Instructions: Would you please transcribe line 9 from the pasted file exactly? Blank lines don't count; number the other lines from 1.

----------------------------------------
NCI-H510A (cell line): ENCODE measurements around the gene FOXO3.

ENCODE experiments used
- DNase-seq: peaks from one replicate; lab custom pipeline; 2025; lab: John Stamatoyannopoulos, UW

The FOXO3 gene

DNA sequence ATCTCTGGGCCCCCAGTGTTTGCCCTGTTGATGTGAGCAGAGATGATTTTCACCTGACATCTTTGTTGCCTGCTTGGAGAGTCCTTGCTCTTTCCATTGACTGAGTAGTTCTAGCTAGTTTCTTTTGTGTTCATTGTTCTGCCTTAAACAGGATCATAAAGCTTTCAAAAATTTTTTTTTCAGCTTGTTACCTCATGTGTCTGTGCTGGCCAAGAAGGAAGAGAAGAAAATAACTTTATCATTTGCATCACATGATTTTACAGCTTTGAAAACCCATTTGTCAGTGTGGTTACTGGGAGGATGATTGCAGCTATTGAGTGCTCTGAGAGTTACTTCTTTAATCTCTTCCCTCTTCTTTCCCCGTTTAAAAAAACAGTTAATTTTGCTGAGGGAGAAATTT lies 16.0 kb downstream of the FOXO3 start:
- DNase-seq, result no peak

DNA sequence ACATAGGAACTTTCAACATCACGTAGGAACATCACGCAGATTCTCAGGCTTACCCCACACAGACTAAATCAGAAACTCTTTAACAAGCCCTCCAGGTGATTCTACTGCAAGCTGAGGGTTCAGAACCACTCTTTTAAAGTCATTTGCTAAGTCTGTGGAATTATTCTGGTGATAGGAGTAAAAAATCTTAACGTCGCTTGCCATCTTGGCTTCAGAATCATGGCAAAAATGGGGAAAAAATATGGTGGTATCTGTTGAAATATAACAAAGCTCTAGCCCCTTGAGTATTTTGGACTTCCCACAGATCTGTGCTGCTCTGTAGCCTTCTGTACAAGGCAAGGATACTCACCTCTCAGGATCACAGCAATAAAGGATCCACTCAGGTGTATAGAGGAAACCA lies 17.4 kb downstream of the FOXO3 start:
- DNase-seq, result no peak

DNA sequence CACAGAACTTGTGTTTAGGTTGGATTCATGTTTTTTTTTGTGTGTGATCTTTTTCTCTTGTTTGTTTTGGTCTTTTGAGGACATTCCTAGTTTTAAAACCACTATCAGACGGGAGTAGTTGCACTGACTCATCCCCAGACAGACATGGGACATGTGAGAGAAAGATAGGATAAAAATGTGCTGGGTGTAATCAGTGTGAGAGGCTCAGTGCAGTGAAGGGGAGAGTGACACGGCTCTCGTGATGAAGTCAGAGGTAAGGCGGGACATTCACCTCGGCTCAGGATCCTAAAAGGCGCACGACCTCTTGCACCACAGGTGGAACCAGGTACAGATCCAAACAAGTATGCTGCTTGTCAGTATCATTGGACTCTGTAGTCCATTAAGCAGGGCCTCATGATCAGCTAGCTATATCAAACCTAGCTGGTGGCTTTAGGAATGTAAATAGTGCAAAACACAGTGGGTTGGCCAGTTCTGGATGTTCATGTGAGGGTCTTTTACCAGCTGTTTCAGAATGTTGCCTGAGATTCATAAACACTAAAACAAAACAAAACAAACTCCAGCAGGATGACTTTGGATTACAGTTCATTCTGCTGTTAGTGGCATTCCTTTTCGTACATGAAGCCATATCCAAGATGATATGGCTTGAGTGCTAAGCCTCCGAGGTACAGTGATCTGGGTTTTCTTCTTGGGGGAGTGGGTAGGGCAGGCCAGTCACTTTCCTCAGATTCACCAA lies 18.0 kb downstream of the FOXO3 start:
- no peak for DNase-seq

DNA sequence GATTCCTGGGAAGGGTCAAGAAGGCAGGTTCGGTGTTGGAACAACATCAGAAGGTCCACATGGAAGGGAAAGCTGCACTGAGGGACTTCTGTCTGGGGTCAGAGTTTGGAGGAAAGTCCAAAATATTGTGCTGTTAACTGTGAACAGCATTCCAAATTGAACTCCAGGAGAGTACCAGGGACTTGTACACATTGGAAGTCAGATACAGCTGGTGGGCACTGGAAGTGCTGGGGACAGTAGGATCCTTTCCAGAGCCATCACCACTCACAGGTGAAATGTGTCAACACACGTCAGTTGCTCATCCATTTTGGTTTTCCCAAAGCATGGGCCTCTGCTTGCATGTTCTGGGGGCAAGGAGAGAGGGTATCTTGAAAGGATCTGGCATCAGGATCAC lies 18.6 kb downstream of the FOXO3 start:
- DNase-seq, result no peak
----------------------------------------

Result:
DNA sequence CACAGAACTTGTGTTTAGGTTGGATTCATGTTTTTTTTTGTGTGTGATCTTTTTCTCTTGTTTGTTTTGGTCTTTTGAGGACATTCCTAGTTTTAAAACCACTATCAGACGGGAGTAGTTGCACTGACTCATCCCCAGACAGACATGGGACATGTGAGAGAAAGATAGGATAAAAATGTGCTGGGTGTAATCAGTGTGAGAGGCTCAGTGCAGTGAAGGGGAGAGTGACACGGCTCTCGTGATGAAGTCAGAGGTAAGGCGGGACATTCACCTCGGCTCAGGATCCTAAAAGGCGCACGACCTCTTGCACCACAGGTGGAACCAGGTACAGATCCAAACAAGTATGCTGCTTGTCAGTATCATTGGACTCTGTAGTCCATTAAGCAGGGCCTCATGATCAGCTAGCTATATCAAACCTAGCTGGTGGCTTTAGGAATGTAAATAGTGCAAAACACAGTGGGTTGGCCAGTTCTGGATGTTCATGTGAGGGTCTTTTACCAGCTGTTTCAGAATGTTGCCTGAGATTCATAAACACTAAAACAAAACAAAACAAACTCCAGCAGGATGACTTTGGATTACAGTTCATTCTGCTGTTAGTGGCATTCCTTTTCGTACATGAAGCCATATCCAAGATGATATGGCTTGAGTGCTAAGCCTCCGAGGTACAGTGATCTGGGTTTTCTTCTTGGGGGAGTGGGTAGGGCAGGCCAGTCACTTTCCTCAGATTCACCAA lies 18.0 kb downstream of the FOXO3 start: